Basics about inflation targeting
What is monetary policy framework?
Inflation targeting is a monetary policy framework. A clear idea about monetary policy and its working is possible only if we understand the concept of monetary policy framework. Monetary policy framework as its name suggests, refers to the mechanism of monetary policy design and its execution. According to McNees (1987, p.3), a monetary policy framework comprises “the institutional arrangements under which monetary policy decisions are made and executed.” The monetary policy framework involves
- The way how the RBI identifies a monetary policy intervention problem, so that a response is needed
- The selection of monetary policy instruments on tackling the problem
- The relationship between monetary policy instrument and the target or in other words, the assumed working of the instrument to influence the target
Monetary policy framework is thus a collective concept encompassing the relevant variable which the RBI would like to target (often referred as the target; for example – inflation), the way in which the target is to be influenced by the use of a particular instrument (for example repo or short term interest rate). Monetary policy framework thus assumes a type of relationship between targets (like price stability) and the instruments (like repo) to be used. This relationship is tailored on the basis of a given operating economic environment for monetary policy.
Changes in the monetary policy framework
The manner in which the monetary policy influences the economy depends upon the economic environment as well. When the prevailing economic environment changes, it requires changes in the way in which we deploy monetary policy instruments as well. In India, the monetary policy framework has changed from the simple monetary targeting framework in the 1980s to multiple indicator approach in late 1990s to the now inflation targeting framework.
Deepak Mohanty has made the following observation about the changing monetary policy framework in India. “In practice, the nature of the framework is contingent upon two important considerations. First, the level of development of financial markets and institutions; and second, the degree of openness of the economy to trade and capital flows.”
As mentioned, changes in the operating environment of monetary policy need to be accommodated by making sufficient changes in the monetary policy framework as well. In the context of the changes in the operating environment, the relationship between the instruments and targets also may have changed. To make the monetary policy more effective and the transmission of monetary policy signals more accurate, changes are necessary regarding monetary policy framework. For example, to control inflation a direct instrument like the CRR may have lost its efficiency and repo or short term interest rate may be more effective.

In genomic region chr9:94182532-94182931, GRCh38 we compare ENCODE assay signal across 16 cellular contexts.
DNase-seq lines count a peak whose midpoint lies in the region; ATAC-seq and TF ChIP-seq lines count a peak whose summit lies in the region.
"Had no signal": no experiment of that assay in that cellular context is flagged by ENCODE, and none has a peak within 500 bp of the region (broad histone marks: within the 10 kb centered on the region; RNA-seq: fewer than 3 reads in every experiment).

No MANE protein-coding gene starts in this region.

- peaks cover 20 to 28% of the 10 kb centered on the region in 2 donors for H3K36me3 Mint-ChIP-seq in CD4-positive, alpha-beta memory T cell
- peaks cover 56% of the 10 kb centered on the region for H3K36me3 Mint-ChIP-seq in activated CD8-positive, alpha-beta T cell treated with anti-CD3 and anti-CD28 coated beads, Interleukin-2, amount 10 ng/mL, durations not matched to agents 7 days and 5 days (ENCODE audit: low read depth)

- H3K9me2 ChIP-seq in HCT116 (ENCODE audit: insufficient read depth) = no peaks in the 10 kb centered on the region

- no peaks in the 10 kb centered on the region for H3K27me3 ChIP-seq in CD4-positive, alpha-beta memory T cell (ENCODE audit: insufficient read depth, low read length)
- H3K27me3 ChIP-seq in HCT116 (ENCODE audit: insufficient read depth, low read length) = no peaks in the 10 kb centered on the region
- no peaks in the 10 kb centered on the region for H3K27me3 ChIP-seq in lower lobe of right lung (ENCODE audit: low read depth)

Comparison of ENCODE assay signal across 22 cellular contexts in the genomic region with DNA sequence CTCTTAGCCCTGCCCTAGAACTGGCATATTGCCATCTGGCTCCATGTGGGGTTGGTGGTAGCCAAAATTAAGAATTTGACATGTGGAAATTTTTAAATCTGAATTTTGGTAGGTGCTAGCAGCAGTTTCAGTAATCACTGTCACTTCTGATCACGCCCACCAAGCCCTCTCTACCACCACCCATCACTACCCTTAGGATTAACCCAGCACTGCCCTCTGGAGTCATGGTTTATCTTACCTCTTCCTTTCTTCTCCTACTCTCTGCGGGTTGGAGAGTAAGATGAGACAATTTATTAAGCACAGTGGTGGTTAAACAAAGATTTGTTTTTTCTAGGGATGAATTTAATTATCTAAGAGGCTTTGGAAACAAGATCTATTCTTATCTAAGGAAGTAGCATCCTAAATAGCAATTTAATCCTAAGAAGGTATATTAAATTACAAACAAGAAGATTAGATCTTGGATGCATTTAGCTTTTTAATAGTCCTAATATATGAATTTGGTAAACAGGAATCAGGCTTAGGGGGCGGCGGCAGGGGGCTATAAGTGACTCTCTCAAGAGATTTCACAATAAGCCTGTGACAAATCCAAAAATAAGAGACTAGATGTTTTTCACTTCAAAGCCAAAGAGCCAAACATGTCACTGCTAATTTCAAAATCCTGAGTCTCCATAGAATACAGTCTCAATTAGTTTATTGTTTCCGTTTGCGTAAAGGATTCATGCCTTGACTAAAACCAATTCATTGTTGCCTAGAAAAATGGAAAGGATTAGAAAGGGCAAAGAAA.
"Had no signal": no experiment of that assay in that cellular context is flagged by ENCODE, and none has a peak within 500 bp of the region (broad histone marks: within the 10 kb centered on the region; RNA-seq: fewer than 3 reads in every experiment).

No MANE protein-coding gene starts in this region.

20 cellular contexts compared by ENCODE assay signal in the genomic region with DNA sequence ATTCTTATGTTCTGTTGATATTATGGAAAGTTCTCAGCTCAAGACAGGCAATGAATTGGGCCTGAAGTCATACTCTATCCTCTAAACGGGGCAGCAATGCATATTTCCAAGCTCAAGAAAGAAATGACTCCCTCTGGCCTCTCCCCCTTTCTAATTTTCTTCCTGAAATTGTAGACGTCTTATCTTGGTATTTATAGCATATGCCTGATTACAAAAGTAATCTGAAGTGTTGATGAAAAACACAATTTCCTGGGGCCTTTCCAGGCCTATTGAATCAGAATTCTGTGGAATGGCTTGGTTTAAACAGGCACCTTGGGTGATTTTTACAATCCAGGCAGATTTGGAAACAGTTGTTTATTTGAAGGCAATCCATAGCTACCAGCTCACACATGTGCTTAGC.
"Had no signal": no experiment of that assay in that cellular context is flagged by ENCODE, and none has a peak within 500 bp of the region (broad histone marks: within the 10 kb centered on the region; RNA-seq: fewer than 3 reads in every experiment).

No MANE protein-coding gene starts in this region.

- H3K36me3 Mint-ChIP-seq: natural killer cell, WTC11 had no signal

Inflation targeting was first adopted by New Zeeland and many central banks are following it. One and important feature of inflation targeting is that the RBI will have only one target- price stability (means targeting level of inflation) by using only one instrument – short term interest rate or what is called repo.
A major prerequisite of IT is that the central bank should have sufficient autonomy to execute it. The ECB defines inflation targeting a monetary policy strategy aimed at maintaining price stability by focusing on deviations in published inflation forecasts from an announced inflation target.
Bernanke (Ben Bernanke) defines inflation targeting: “Inflation targeting is a framework for monetary policy characterised by the public announcement of official quantitative targets (or target ranges) for the inflation rate over one or more time horizons, and by explicit acknowledgement that low, stable inflation is monetary policy’s primary long-run goal. Among other important features of inflation targeting are vigorous efforts to communicate with the public about plans and objectives of monetary authorities, and in many cases, mechanisms that strengthen the central bank’s accountability for attaining those objectives.” Bernanke believe that inflation targeting is best characterized as a framework, not as a rule.
The RBI was keen on launching inflation targeting and with the budget decision it has got the consent of the government. This means that in future, the government should give sufficient autonomy to the RBI in pursuing inflation targeting
But notable successful inflation targeting countries are advanced countries. In other developing countries where inflation is introduced, some have abandoned it or some countries are not sticking full-fledged implementation.
The disadvantage of inflation targeting is that it makes price stability as the only macroeconomic priority by disregarding other important priorities like employment, economic growth etc. More importantly, the working of inflation targeting produces income, growth and welfare losses. This is because to contain inflation, the central bank should increase rate of interest. Increased interest rate depresses consumption, investment and thus income of the people. The reduced income leads to lower demand and hence reduced prices. Sacrifice of a little bit of growth is necessary to ensure price stability under inflation targeting. In this respect, the inflation targeting has an element of unsuitability in the growth seeking phase of the economy.